Some reader might think I’m heading towards a write up about the seemingly insurmountable simplicities of the PhD programme, but I still think that doing a PhD amounts to coping with surmountable difficulties. The ‘insurmountable simplicities’ is part of the title of a popular philosophy book, which has the full title in English, among the eight languages it is translated into: “Insurmountable simplicities—thirty-nine philosophical conundrums” by Achille Varzi and Roberto Casati. I just finished reading the 39 short stories and dialogues spread over 129 pages, and I can highly recommend it to anyone. It is written in a way that is easily accessible to the general public, yet the stories cover a wide range of philosophical puzzles that make you both laugh and, moreover, think. Else, if you have no life but occasionally have to socialize and don not know of anything else to talk about than to bore your conversation partner with your thesis topic/work, then any of the 39 stories will do to get a conversation going. I will summarize and comment some of them below; “Zombie Inc.”, “Partial Amnesia”, “Person transplant” and “My ice cream, your ice cream” are available online for free as appetizers.
The dialogue “Person transplant” has a man walking into a transplant clinic asking for a new brain. As donor, he can make his brain available to anyone interested and it costs him $10k but as receiver requesting a new brain he can get $10k from the clinic… or so begins the dialogue. Put differently: brain donor versus body receiver; i.e., is your brain you with a disposable body or your body you and your brain just like any organ that, at least in theory, could be transplanted like you heart, kidneys and so forth? And, by the way, is it really an either-or case? Staying for a bit with dialogues about medicine, there are some complications with the placebo effect, where a customer in a drug store asks for a placebo against his headache. After all, it has been shown that it works, so one might well ask for a little starch pill, which, of course, defeats the purpose. So, how to administer a placebo that is both effective and ethically correct (as the pharmacist cannot give a non-medicine knowing that better is readily available)?
In “The traveler’s pictionary”, a word may be worth a thousand pictures. Instead of going on holiday with a dictionary, the travel agent offers the traveller to Siberia a pictionary, so that she can point to the pictures instead of messing with Russian vocabulary and grammar. The pictionary has only pictures of things that can be depicted, such as for ‘buying’ (not uncontroversial) and a picture for ‘bicycle’, but can things like ‘wisdom’ or ‘inflation’ be drawn, or the negation of doing something? Moreover, and where the recurring personage “the meddler” chimes in, “a picture is itself something that requires an interpretation. And if a picture requires an interpretation, bringing it to mind can hardly help” (with a nudge to Wittgenstein). A practical example that many a biologist/bioinformatician has come across, is the derogatory term “[useless/informal/underspecified] cartoon” that computer scientists and software engineers regularly use for the very clear and explanatory colourful diagrams in biology textbooks; but then, they haven’t gotten the training in how to read such figures…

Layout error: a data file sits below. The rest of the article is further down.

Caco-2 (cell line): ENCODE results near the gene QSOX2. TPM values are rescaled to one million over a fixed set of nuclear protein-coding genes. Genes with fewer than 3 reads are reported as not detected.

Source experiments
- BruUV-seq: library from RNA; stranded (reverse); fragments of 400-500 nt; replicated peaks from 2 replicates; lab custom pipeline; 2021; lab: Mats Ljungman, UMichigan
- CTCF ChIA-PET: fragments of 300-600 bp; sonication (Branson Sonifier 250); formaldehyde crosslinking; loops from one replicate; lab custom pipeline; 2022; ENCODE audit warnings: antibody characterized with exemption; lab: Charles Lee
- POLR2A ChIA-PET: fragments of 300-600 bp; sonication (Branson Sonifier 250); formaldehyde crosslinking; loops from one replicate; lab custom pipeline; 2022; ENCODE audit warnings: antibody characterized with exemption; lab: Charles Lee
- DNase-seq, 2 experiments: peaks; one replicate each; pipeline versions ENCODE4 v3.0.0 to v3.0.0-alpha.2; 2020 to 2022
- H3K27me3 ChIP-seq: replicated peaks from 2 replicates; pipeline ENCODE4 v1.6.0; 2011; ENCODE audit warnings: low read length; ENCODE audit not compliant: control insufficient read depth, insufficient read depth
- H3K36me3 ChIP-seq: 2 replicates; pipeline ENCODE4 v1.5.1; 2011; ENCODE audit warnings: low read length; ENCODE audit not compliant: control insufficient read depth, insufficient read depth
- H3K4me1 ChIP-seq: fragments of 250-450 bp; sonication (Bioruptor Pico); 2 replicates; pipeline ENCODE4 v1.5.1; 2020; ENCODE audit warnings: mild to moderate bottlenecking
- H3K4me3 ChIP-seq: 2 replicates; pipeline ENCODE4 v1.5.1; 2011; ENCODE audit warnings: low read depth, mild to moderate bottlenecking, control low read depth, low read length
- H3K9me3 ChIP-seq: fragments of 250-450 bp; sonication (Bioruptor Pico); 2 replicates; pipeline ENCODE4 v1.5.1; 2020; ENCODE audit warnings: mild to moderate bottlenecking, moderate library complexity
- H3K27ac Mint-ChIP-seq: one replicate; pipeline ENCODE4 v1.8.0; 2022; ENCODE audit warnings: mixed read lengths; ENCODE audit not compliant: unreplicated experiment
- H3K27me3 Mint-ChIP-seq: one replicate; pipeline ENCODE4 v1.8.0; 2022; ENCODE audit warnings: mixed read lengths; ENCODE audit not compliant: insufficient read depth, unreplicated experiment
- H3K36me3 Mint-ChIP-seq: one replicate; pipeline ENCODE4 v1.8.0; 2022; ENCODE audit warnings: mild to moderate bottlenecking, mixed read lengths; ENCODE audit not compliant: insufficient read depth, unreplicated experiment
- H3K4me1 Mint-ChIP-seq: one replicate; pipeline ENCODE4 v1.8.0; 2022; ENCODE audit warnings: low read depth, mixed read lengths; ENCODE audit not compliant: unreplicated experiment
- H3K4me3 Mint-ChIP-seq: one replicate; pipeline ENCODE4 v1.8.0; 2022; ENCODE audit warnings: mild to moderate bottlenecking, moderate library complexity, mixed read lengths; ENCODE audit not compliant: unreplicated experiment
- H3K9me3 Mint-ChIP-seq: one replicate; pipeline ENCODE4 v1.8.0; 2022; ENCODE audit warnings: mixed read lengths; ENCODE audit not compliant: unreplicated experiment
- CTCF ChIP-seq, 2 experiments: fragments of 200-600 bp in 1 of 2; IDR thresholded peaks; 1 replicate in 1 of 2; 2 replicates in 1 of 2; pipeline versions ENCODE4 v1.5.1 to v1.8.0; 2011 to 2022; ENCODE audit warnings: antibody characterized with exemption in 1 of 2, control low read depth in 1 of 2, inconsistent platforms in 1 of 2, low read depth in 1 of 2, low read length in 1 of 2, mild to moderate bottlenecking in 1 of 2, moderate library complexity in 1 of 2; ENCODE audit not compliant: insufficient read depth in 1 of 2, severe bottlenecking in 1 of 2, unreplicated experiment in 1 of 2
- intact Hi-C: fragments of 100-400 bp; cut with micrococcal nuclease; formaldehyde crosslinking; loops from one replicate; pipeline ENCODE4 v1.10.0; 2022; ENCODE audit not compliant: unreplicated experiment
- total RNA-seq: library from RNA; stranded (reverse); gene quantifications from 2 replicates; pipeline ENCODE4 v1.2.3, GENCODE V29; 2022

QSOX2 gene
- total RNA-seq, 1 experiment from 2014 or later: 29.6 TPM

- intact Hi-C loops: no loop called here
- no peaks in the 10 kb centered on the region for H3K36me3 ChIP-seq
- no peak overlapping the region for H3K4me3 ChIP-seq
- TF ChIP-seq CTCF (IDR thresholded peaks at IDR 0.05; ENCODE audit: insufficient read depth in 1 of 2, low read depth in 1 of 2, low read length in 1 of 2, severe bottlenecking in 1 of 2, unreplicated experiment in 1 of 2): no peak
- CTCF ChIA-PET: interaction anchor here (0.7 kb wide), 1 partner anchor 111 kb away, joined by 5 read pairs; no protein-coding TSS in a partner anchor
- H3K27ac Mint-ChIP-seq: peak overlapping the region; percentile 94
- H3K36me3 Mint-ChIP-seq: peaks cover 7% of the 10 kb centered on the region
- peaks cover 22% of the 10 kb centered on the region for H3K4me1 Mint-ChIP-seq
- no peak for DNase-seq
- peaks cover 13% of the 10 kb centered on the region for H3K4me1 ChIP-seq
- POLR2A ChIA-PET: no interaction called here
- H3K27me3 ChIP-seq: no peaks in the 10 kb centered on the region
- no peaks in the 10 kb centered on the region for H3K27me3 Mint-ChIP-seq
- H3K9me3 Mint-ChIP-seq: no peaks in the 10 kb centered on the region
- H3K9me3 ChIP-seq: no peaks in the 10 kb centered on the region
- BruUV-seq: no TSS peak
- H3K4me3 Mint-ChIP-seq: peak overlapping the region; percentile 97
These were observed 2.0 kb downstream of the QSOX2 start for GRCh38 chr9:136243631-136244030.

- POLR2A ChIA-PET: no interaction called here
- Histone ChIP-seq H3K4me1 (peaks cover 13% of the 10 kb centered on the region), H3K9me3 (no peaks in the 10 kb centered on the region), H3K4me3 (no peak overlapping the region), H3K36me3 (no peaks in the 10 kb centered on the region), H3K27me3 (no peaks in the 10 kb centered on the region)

Prisoner K.J., the director of the penitentiary, the medical officer, and the Smiths are involved in a correspondence about that K.J. can neither recall the crimes he is convicted of nor the date of imprisonment due to irreversible amnesia (“Partial amnesia”). Should he be informed about it? He found out and considers himself responsible for the act he cannot remember. But given that he cannot remember it, does that affect one’s personal identity and if so, is he then really responsible for those crimes? The most interesting bit comes at the end though, with a note from the state legal office. The story does take for granted one knows the main principle of putting people in jail as punishment for having committed a crime (deny the right of free movement, reflect on the crime, learn from it so that recidivism does not occur upon release). This obviously does not include revoking the right to vote, nor for the effect as the George Jung character in the movie Blow said cynically about his first experience serving time in jail: that he went in with a bachelors in marihuana and got out with a PhD in cocaine. To name just a few ‘collateral effects’ of prison systems in several countries; but I’ll leave that for another post sometime because it has little to do with philosophy (or has it?).
Last, there is also a section with entertaining logic, such as “Interesting!”, although, of course, not everything can be interesting, for—in the case of the dialogue in the bookstore about intrinsically interesting books—“if all books are interesting, and if being interesting requires some original feature, then relative to the property of being interesting, all books would appear to be uninteresting. Which is to say: boring.” Casati and Varzi’s book is far from boring and contains many other stories covering, among others, causality, paradoxes of time and space, the notion of choice, and chance, which are narrated in settings ranging from birthdays for entering the museum for free, reducing majority voting to one person, playing lotto in reverse, to useless project proposals.
p.s.: Varzi’s publication page here has the links for all the languages the ‘insurmountable simplicities’ is translated in.